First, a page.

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What Is Custody Mediation? Everything You Need to Know.

If you are dealing with child custody in the state of California, you might be required to go through child custody mediation or Child Custody Recommending Counseling (CCRC). This mediation is designed to help both parties come to an equitable solution to parenting plans and/or visitation, but can feel nerve-wracking if you don’t know what to expect. In this article, our team at Cutter & Lax is sharing what custody mediation is, who’s involved, and what to expect from the process.

The goal of mediation is twofold. One, to help you make or update a parenting plan that is in the best interest of the children and lets them spend time with both parents. And two, to teach both parties ways to handle conflict and any residual anger or resentment. This is no easy task, and by no means are you required to come to a parenting agreement during your session(s). However, if you cannot come to an agreement, the judge will decide.

Most mediations involve both parents and a mediator, but if you are uncomfortable meeting with the other parent, or if there is a domestic violence or protective order issue, you are welcome to meet alone with the mediator. Your mediator will be experienced and hold a master’s degree in counseling or social work. They are a neutral pillar who will listen to both sides, help each party look at a variety of options to maximize the best possible solution for your child, and in some California counties, provide recommendations to the judge if an agreement can’t be made.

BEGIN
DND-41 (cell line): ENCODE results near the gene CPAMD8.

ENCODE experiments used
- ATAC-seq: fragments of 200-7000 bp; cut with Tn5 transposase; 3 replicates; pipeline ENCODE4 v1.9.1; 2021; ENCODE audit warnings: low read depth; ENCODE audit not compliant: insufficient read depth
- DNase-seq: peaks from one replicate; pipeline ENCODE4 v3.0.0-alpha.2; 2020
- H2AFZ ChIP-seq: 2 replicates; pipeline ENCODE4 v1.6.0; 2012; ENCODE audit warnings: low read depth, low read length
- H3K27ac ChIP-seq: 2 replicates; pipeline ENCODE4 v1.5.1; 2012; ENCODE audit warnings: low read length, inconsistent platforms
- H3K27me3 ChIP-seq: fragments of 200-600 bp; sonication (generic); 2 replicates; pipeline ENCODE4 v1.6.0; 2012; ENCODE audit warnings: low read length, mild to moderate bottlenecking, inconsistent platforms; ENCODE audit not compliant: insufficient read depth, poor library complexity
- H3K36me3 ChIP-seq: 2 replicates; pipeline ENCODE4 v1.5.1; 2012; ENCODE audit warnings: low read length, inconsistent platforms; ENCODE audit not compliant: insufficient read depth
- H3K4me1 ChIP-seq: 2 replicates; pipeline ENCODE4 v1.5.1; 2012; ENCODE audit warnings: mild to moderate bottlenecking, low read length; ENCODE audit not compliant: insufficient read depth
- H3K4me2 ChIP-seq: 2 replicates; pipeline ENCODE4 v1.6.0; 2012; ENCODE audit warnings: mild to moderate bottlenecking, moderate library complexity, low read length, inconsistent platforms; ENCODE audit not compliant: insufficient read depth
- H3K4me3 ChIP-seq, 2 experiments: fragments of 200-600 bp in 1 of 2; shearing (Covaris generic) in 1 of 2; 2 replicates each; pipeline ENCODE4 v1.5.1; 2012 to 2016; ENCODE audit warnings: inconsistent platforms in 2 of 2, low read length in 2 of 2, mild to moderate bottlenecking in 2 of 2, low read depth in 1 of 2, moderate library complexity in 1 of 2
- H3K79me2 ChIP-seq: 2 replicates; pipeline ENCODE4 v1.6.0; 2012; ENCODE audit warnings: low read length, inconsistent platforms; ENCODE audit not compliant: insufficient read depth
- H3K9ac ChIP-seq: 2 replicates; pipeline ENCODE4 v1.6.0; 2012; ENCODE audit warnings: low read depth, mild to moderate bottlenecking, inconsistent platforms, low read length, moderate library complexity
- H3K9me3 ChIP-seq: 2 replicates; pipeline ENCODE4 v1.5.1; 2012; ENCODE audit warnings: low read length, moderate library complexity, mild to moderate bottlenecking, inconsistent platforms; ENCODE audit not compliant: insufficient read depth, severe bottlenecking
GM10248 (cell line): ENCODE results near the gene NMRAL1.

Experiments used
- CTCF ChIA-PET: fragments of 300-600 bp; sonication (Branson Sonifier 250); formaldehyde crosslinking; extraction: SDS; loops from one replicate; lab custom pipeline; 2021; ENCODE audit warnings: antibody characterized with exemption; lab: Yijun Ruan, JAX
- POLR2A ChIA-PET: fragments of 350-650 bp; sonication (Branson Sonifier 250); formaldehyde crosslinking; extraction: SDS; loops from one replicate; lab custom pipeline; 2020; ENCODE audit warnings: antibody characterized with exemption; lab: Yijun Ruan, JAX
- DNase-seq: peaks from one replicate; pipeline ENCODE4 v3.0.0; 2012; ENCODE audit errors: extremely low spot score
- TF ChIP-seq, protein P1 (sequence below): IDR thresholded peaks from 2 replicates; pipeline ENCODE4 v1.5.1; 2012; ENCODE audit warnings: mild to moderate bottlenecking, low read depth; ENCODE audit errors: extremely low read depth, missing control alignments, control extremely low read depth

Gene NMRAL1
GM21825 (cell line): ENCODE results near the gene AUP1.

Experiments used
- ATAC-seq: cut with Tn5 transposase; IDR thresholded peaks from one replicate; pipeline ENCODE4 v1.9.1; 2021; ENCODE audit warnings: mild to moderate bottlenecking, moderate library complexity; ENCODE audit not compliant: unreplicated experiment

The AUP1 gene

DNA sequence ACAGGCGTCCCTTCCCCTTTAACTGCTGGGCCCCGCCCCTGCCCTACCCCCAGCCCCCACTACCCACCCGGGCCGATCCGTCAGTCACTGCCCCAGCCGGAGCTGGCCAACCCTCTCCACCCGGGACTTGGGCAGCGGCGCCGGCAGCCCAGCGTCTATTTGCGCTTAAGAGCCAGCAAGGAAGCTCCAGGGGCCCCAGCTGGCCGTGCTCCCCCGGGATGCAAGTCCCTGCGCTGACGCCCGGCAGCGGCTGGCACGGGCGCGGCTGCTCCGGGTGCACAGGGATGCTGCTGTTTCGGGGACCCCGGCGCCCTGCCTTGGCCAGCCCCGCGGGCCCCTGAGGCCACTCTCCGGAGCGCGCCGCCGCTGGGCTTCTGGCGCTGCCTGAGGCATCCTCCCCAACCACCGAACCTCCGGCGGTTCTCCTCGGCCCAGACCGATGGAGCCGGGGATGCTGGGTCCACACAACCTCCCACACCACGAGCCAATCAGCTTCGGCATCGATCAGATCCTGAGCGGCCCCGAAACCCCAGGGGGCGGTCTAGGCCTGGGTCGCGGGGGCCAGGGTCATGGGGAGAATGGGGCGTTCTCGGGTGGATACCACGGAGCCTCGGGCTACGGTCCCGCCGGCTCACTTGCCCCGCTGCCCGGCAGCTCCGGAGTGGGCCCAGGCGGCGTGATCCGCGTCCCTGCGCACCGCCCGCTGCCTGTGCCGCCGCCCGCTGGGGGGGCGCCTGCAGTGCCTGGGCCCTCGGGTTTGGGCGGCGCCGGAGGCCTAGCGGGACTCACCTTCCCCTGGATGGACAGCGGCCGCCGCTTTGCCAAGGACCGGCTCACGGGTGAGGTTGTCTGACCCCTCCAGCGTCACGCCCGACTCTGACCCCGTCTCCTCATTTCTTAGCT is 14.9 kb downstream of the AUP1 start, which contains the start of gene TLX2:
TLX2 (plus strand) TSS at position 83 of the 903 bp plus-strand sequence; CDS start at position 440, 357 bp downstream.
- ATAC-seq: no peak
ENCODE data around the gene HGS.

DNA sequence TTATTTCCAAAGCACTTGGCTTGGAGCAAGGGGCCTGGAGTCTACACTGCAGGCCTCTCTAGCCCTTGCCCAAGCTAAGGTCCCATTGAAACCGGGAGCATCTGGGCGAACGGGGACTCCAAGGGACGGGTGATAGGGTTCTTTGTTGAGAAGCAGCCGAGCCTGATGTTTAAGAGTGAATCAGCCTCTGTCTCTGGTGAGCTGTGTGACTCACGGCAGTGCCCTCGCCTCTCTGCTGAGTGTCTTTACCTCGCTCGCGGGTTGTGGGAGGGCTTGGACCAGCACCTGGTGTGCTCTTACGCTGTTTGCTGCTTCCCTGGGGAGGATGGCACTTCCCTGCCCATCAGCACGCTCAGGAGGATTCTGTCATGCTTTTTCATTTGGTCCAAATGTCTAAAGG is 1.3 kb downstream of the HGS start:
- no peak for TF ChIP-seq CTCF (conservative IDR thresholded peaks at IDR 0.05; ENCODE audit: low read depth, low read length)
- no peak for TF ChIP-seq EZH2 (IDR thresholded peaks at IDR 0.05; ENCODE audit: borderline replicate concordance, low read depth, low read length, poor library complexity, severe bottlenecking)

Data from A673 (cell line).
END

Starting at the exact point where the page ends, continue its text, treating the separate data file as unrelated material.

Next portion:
How Can You Prepare for Custody Mediation?

Typically, mediation only lasts a few hours and can be done in one or two sessions. Despite the short timeframe, this meeting can have a lasting impact, so it is best to come prepared.

6 tips for preparing for mediation:

  1. Speak with an attorney beforehand, as they can help you thoroughly prepare—offering plan options and recommending helpful documents to bring.
  2. Bring a proposed plan with you and be prepared to explain why this would be the best option for your child/children.
  3. Go into your session with an open mind and be ready to listen. There might be another solution that works better for the child/children.
  4. Speak up if something is unclear. Clarity is crucial when developing a parenting plan. If you aren’t sure about something, ask for clarification so you have a complete understanding of the proposal.
  5. Be respectful. Show up on time, dress neatly, and try not to raise your voice or speak negatively about the other parent.
  6. Focus entirely on the parenting plan. Mediation is not designed to resolve child support or any other divorce issue, so focusing on custody will maximize your time with the mediator and ensure a more helpful session.

Our attorneys at Cutter & Lax, Attorneys at Law, we understand how emotional and complex custody options can be, which is why we are here to help. Call us today at {F:P:Sub:Phone} to request an initial consultation.

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